Consuelo Baez Vega had a plan. When she entered Chico State as a transfer student from College of the Desert, she was going to put her head down, quietly complete the required coursework to earn her degree, then return to her hometown of Thermal and resume her life.

Instead, when the plant and soil science major graduates this spring, Baez Vega will leave Chico State with a job lined up in research, friendships to last a lifetime, and dreams to take her education even further.

“Chico State has given me so much more than I ever expected,” she said. “My first semester, professor Ana Medic approached me with the opportunity to do research through [Chico STEM Connections Collaborative], and from there it has evolved into more opportunities than I could have imagined.”

At the time, the thought of a professor knowing her name, let alone personally inviting her to conduct undergraduate research, seemed wild. The first in her family to attend college, Baez Vega’s expectations about college were rooted in stories she had heard in high school—that professors were impersonal and unapproachable, and that she would be just a number in a large lecture hall.

“Nothing could be further from the truth at Chico State,” she said. “I learned quickly that the professors truly care about you and want to see you succeed.”

That initial invitation from Medic led to a series of research projects and job opportunities for quiet, hard-working Baez Vega. From testing weed management practices in fava bean production to exploring cover cropping in walnut orchards, these opportunities have furthered a love for agriculture that began in the farm fields of the Coachella Valley, where she worked in strawberries, garlic, grapes, and bell peppers while attending community college.

“I got my associate’s degree in natural resources because I like to be outside. But considering all of my career options, I thought, ‘Well I’ve already worked in the fields for little pay, so I know I can do the work and I enjoy working with plants, so why not agriculture’? Plant and soil science keeps me ‘grounded’ as it takes me back to my ‘roots,‘” she quipped.

Realizing that a bachelor’s degree would open up more career options, she decided on Chico State after reading about the University Farm on the college’s website. Little did she know how many hours she would spend there, soaking up the sun amid its row crops and orchards while cultivating a deep passion for research.

Not prone to self-promotion, Baez Vega is reticent to talk about her achievements since joining the College of Agriculture, but her faculty are happy to do it for her.

“Connie is a one-of-a-kind student,” Medic said. “She is very organized, responsible, detailed oriented, and always ready to help others.”

A “natural” in Betsy Boyd’s entomology class, Baez Vega was invited to work for her as a grader. She also enrolled in a special projects class led by Boyd to develop future curricular projects to assist students in learning entomology and to help close equity gaps.

“Connie is a tremendously bright and gifted young mind, and I’ve been very fortunate to have met and worked with her during her time at Chico State,” Boyd said.

After graduation, Baez Vega will be working with the University of California Cooperative Extension to address weeds and invasive species in rice.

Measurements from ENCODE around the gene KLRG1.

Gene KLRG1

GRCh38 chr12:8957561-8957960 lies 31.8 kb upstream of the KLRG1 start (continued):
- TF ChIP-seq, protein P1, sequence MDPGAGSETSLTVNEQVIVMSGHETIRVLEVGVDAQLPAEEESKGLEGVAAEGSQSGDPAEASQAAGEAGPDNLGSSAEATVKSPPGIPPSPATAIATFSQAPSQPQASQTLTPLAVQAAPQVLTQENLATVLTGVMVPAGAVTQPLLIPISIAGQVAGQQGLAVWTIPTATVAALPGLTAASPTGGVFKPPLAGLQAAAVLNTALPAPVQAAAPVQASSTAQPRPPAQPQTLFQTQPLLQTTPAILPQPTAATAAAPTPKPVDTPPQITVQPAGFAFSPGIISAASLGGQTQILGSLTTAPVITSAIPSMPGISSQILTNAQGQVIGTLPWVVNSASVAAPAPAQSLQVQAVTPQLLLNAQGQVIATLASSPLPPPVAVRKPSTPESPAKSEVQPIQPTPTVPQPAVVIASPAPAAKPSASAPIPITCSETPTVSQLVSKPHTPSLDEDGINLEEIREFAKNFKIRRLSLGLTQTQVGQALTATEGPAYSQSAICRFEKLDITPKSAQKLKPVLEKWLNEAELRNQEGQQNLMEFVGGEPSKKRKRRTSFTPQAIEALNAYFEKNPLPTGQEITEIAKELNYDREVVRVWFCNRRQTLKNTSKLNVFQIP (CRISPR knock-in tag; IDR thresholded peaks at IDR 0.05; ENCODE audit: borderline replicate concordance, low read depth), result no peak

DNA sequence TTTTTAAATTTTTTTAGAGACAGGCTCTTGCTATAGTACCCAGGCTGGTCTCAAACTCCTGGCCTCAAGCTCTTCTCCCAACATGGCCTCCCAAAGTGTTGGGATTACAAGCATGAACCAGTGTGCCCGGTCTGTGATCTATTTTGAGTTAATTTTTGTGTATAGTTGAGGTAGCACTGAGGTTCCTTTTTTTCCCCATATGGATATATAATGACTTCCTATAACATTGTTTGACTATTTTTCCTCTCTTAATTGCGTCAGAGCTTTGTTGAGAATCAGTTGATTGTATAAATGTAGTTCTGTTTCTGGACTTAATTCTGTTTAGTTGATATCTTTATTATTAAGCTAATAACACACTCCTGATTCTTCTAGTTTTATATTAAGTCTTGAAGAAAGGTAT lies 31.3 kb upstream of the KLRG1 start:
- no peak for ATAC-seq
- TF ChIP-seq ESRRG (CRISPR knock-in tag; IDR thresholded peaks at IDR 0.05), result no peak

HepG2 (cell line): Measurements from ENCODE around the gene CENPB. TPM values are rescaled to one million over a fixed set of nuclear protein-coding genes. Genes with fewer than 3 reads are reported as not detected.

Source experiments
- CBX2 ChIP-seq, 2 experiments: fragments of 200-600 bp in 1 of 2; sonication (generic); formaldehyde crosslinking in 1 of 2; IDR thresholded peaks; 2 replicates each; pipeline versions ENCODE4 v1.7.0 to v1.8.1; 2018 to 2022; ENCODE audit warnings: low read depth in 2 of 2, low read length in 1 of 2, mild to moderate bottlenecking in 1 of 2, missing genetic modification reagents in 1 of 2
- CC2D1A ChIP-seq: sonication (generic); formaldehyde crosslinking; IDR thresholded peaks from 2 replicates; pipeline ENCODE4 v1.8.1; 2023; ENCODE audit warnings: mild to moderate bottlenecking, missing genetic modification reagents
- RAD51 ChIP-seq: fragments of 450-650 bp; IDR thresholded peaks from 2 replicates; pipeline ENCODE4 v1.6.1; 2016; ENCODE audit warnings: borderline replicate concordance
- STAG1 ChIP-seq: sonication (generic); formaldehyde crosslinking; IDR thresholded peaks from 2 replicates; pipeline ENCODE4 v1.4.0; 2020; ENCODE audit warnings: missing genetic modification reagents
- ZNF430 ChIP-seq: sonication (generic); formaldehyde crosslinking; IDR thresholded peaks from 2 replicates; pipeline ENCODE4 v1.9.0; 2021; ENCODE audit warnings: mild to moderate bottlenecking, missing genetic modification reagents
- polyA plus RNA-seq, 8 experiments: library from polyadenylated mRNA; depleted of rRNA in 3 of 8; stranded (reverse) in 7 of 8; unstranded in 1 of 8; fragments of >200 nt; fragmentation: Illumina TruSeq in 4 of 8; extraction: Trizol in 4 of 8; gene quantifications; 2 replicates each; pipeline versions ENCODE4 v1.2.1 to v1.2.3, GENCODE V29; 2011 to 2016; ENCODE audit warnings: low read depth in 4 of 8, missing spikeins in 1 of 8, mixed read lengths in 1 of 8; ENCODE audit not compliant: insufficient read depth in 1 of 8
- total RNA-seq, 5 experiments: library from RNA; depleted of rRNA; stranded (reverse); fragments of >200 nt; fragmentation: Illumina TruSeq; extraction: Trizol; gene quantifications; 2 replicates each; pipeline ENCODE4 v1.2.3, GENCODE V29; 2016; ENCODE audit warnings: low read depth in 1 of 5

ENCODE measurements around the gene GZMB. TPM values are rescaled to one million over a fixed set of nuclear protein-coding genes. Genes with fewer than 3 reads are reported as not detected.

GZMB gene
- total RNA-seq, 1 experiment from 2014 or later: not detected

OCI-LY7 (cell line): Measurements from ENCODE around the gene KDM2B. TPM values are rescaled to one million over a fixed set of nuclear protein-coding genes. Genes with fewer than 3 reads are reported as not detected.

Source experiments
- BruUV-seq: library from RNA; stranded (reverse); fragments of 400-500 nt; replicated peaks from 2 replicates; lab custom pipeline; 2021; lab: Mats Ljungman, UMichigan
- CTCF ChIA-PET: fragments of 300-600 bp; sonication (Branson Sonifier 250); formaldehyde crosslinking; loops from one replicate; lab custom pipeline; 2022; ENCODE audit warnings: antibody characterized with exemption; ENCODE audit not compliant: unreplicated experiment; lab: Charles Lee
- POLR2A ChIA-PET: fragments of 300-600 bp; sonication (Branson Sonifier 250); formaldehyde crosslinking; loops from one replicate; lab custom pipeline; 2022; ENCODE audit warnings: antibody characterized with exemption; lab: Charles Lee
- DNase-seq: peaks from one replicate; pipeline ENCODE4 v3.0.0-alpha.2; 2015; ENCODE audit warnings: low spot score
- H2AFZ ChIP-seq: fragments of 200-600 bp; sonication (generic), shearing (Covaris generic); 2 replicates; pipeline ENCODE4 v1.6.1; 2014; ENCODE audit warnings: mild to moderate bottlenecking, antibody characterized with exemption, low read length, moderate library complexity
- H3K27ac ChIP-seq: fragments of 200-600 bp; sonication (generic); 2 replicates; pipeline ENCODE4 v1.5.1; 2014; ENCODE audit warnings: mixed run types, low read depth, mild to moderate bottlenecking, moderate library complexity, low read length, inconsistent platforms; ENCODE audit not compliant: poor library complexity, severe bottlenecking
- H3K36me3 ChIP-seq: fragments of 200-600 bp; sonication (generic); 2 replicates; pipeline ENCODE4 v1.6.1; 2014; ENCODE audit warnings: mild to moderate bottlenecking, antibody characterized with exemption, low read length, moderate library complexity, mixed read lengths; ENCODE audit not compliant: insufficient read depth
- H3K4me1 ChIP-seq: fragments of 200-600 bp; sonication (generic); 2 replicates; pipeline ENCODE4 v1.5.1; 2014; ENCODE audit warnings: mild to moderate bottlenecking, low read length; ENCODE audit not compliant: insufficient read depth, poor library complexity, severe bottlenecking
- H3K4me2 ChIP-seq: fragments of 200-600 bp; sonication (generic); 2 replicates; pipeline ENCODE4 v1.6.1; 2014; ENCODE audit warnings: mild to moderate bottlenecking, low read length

Baez Vega has worked on several research projects and presented her work at three separate poster competitions, including the American Society of Agronomy’s virtual meeting in 2020, where she took first place in the crop production and management category. Additionally, she co-authored an article with Medic in The California State University Journal of Sustainability and Climate Change. The article, “Benefits of Cover Cropping Systems in Walnut Orchards as Sustainable Agricultural Practice,” explores the feasibility of using different kinds of cover crops in walnut orchards as a way to increase the soil’s quality, improve biological management through the rise of natural beneficial predators, and enhance integrated pest management systems.

“I am incredibly proud of her,” Medic said. “I strongly believe her remarkable work will continue and we will hear more about her future accomplishments.”

Baez Vega’s future focus is on helping farmers sustainably feed a hungry world through applied agricultural research and outreach. She currently works for University of California, Davis as an agriculture technician at the Rice Experiment Station in Biggs with fellow Wildcat Saul Estrada (Crops, Horticulture, and Land Resource Management, ’19), who is testing herbicides in rice production.

Upon graduation, she will join UC Cooperative Extension advisor Whitney Brim-DeForest to work on the problem of weedy rice and other invasive species throughout Northern California. Eventually, she hopes to pursue a master’s degree in sustainable and regenerative agriculture.

Perhaps the biggest lesson Baez Vega has learned in her time at Chico State is the same advice she would give other students: “Don’t underestimate yourself. You are more capable than you believe—even if it doesn’t feel like it,” she said.

“You just have to believe in yourself a little bit,” she continued, almost as if reminding herself.

If there was ever any question of Baez Vega’s capabilities, the recognition as the 2022 Star Student in Plant and Soil Science and Outstanding Graduate in Plant and Soil Science—as well as the magna cum laude medallion she’ll get to wear at Commencement—should help put that to rest.